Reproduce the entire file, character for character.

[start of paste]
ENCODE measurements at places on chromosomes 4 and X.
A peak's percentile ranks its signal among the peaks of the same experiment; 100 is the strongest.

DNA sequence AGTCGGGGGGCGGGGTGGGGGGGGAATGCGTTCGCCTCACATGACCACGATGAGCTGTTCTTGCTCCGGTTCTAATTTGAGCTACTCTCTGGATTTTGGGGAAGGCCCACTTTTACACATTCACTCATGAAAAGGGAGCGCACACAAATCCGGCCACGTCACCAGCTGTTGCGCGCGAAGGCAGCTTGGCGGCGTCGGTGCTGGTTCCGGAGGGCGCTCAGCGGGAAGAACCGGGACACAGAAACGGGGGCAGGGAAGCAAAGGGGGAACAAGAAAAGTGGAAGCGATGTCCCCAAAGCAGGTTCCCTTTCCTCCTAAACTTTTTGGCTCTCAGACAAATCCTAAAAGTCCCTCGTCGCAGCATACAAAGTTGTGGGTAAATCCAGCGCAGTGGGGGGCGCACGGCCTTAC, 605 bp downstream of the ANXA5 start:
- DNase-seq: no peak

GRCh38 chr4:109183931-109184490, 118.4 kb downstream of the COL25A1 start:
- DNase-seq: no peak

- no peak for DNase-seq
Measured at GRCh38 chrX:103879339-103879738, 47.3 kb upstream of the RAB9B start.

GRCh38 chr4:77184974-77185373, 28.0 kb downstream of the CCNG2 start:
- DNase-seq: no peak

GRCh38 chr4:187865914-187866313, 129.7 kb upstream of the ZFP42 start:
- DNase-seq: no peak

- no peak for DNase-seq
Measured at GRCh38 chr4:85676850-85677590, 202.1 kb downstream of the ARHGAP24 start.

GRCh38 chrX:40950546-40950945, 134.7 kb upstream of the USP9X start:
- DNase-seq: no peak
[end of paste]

ENCODE measurements at places on chromosomes 4 and X.
A peak's percentile ranks its signal among the peaks of the same experiment; 100 is the strongest.

DNA sequence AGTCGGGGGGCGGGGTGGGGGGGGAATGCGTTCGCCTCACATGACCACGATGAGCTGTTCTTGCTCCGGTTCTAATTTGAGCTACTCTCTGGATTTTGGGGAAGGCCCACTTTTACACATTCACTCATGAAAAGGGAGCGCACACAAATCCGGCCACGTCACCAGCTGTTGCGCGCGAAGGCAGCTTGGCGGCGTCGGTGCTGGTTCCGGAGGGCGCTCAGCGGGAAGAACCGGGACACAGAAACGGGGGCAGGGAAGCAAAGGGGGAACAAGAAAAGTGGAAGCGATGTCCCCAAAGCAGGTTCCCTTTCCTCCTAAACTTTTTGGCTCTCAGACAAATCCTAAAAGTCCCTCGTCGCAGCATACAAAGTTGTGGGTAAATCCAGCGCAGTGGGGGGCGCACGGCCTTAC, 605 bp downstream of the ANXA5 start:
- DNase-seq: no peak

GRCh38 chr4:109183931-109184490, 118.4 kb downstream of the COL25A1 start:
- DNase-seq: no peak

- no peak for DNase-seq
Measured at GRCh38 chrX:103879339-103879738, 47.3 kb upstream of the RAB9B start.

GRCh38 chr4:77184974-77185373, 28.0 kb downstream of the CCNG2 start:
- DNase-seq: no peak

GRCh38 chr4:187865914-187866313, 129.7 kb upstream of the ZFP42 start:
- DNase-seq: no peak

- no peak for DNase-seq
Measured at GRCh38 chr4:85676850-85677590, 202.1 kb downstream of the ARHGAP24 start.

GRCh38 chrX:40950546-40950945, 134.7 kb upstream of the USP9X start:
- DNase-seq: no peak